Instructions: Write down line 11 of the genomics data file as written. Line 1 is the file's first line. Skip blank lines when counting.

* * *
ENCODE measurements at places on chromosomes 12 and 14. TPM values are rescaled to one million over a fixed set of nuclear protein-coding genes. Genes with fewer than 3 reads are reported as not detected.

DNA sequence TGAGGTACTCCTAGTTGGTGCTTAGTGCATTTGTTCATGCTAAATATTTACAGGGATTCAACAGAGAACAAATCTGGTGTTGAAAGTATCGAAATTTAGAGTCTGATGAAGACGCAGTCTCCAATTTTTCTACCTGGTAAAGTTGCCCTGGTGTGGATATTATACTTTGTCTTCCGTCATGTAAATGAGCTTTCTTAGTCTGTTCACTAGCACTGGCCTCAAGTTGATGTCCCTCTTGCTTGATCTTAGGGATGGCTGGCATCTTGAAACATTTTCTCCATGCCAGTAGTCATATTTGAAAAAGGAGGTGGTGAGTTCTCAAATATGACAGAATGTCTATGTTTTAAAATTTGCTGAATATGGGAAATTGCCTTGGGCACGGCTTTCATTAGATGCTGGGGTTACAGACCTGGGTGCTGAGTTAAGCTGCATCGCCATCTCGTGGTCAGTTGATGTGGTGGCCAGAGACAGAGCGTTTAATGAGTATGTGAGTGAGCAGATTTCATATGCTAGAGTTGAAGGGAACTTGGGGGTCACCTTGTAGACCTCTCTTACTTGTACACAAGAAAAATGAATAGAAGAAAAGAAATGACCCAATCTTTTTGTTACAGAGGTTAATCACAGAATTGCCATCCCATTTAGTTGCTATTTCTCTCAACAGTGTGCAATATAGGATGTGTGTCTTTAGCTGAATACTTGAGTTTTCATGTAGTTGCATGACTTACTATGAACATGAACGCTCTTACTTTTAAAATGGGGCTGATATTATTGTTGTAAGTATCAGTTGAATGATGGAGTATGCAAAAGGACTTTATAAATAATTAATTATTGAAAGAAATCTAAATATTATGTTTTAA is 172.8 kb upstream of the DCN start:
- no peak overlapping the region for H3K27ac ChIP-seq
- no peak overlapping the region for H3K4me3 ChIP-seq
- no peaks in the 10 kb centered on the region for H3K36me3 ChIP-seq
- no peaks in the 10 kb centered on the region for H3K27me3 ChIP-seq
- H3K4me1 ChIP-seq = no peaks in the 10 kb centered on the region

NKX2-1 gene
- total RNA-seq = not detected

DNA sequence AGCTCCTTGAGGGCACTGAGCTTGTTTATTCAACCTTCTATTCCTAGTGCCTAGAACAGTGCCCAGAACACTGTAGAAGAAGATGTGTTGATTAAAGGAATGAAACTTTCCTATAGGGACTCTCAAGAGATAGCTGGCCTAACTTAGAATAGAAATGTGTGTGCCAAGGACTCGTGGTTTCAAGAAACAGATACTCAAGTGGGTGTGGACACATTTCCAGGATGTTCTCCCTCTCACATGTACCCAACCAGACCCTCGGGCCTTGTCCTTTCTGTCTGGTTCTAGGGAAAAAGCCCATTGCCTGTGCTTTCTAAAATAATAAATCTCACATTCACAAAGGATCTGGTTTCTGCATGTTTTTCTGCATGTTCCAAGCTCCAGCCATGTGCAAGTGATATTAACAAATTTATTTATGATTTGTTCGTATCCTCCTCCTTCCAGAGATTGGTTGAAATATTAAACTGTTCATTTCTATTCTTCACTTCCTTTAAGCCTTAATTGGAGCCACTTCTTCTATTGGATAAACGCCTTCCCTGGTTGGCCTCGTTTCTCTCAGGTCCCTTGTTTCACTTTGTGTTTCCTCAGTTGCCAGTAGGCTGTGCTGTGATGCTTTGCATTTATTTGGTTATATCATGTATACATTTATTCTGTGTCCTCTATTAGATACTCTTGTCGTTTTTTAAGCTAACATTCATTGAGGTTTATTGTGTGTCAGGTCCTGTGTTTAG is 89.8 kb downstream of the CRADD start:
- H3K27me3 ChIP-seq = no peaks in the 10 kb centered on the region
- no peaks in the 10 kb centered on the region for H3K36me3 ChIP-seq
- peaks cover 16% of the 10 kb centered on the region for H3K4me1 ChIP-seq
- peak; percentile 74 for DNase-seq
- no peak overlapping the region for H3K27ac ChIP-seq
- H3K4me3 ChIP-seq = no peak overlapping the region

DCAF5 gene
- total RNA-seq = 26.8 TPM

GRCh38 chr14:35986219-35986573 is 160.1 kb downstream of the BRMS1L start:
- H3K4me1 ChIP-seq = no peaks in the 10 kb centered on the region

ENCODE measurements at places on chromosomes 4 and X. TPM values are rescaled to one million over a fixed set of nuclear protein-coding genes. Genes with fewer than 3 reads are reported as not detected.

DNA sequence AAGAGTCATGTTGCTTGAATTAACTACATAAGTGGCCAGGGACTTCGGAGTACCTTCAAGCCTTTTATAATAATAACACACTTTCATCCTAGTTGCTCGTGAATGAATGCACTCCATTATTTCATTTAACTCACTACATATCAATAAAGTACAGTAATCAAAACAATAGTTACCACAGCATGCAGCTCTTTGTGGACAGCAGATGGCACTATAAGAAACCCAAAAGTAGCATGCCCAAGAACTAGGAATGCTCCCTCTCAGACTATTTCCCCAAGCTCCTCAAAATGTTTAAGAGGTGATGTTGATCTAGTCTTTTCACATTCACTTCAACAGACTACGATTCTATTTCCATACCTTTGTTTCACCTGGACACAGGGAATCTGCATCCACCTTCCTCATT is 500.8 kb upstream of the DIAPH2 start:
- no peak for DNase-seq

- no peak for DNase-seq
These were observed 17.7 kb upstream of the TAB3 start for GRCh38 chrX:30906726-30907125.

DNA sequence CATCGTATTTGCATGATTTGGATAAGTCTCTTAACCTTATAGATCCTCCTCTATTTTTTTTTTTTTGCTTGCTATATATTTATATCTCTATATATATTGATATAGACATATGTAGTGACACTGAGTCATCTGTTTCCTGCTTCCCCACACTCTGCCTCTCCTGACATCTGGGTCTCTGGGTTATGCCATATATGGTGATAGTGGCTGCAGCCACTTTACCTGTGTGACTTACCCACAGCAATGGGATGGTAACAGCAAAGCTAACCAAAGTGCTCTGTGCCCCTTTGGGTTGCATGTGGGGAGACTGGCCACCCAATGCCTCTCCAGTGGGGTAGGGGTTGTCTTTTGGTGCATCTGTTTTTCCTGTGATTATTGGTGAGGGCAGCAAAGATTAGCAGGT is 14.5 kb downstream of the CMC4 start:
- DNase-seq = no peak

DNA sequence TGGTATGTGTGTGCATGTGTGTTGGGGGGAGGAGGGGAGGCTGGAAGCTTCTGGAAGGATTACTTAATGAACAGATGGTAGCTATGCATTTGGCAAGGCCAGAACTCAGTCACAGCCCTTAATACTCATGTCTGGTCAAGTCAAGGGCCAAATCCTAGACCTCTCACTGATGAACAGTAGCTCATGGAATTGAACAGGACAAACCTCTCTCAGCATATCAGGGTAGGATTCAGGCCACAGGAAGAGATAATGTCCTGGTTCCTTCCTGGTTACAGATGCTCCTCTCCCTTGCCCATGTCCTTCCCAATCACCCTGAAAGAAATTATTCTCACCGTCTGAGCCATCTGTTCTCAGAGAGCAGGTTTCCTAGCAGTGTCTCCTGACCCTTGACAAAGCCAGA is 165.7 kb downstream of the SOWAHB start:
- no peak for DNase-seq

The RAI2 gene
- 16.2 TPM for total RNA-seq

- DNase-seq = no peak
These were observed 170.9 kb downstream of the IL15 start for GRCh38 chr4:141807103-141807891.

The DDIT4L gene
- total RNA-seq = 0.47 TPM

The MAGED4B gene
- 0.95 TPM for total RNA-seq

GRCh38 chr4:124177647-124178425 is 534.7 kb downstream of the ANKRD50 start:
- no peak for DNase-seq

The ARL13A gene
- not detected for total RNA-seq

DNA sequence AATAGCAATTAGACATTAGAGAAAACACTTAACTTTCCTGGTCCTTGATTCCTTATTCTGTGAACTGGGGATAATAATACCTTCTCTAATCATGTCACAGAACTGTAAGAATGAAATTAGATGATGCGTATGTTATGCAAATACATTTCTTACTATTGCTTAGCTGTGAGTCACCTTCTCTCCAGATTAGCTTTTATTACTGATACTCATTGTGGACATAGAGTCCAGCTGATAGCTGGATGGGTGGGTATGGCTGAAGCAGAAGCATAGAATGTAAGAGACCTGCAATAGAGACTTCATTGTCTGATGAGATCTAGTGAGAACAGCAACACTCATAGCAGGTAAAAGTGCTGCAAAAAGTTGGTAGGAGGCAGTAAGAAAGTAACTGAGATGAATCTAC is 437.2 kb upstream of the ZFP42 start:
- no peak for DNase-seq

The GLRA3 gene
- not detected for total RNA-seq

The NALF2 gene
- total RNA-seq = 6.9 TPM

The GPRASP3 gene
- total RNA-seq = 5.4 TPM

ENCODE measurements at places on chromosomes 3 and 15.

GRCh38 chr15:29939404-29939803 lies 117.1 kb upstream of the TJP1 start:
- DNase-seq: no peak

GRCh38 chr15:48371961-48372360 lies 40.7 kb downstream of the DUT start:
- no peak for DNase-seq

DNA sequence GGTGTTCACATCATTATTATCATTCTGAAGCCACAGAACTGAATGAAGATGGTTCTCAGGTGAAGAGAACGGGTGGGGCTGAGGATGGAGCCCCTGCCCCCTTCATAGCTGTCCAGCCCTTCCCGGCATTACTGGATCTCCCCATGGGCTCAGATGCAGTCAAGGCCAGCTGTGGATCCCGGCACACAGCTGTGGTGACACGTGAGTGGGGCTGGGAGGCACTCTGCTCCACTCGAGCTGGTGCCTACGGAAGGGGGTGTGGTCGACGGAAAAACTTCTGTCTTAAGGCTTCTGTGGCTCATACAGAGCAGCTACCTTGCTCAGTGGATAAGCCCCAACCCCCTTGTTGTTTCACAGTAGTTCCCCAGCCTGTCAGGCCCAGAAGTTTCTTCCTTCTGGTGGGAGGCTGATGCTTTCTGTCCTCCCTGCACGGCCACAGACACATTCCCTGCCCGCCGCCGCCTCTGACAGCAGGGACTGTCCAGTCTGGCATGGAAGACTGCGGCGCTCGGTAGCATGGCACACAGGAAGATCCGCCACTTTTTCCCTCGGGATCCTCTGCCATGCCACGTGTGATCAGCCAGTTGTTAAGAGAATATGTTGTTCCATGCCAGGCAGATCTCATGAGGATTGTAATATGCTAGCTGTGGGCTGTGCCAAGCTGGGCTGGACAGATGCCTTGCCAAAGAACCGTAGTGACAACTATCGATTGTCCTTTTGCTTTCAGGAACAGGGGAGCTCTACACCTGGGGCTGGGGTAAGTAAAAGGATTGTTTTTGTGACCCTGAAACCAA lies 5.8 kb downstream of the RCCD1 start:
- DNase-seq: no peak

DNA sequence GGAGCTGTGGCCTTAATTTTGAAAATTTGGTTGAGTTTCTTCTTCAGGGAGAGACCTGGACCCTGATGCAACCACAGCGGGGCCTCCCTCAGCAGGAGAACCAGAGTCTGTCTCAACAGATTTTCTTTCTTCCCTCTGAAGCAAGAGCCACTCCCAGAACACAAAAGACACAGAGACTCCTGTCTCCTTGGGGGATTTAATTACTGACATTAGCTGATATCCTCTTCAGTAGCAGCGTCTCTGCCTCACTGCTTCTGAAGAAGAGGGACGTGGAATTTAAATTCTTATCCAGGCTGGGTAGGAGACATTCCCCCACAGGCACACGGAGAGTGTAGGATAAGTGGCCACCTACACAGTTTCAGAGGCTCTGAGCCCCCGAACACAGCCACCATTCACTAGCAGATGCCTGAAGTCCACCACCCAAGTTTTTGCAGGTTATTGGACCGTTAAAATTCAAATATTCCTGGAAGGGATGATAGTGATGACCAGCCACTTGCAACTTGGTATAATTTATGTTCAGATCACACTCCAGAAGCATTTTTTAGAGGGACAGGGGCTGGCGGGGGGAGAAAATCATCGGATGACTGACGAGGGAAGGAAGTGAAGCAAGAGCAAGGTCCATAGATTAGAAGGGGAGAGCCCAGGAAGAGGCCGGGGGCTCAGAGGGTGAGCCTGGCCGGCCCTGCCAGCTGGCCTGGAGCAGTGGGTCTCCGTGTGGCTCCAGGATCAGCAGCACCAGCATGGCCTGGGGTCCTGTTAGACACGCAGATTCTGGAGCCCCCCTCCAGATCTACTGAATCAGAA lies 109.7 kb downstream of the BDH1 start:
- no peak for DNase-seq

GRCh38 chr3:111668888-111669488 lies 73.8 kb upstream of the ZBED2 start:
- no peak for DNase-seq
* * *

- H3K27me3 ChIP-seq = no peaks in the 10 kb centered on the region